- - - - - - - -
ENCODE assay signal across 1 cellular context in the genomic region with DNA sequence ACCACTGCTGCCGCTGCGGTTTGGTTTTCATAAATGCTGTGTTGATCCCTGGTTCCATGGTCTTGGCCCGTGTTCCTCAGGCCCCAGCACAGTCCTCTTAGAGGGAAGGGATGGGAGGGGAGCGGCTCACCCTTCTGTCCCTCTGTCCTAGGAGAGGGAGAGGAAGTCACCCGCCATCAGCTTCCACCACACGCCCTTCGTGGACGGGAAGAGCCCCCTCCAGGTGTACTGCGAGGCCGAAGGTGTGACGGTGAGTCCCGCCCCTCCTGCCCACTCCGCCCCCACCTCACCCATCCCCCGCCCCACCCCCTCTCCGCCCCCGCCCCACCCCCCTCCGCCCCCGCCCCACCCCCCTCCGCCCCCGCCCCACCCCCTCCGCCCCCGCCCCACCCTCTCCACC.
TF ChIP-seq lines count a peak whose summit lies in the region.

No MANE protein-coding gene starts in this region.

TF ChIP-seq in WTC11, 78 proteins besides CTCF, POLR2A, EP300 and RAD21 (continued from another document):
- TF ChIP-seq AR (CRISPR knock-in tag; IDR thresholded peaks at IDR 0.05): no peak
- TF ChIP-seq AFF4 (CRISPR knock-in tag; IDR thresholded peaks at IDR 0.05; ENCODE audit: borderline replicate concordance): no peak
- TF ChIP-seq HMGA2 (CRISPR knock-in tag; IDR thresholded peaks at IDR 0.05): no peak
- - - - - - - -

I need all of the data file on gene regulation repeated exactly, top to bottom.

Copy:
ENCODE assay signal across 1 cellular context in the genomic region with DNA sequence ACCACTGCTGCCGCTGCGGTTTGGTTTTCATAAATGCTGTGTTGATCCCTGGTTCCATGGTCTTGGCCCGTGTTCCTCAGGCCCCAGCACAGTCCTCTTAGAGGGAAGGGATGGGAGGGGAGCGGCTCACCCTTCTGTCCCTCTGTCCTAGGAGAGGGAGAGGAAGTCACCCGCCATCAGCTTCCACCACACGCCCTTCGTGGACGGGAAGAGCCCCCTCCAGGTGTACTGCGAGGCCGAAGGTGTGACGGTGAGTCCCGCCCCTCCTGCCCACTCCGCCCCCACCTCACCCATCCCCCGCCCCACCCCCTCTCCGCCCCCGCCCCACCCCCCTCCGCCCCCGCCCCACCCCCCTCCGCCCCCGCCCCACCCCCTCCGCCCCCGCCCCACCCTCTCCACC.
TF ChIP-seq lines count a peak whose summit lies in the region.

No MANE protein-coding gene starts in this region.

TF ChIP-seq in WTC11, 78 proteins besides CTCF, POLR2A, EP300 and RAD21 (continued from another document):
- TF ChIP-seq AR (CRISPR knock-in tag; IDR thresholded peaks at IDR 0.05): no peak
- TF ChIP-seq AFF4 (CRISPR knock-in tag; IDR thresholded peaks at IDR 0.05; ENCODE audit: borderline replicate concordance): no peak
- TF ChIP-seq HMGA2 (CRISPR knock-in tag; IDR thresholded peaks at IDR 0.05): no peak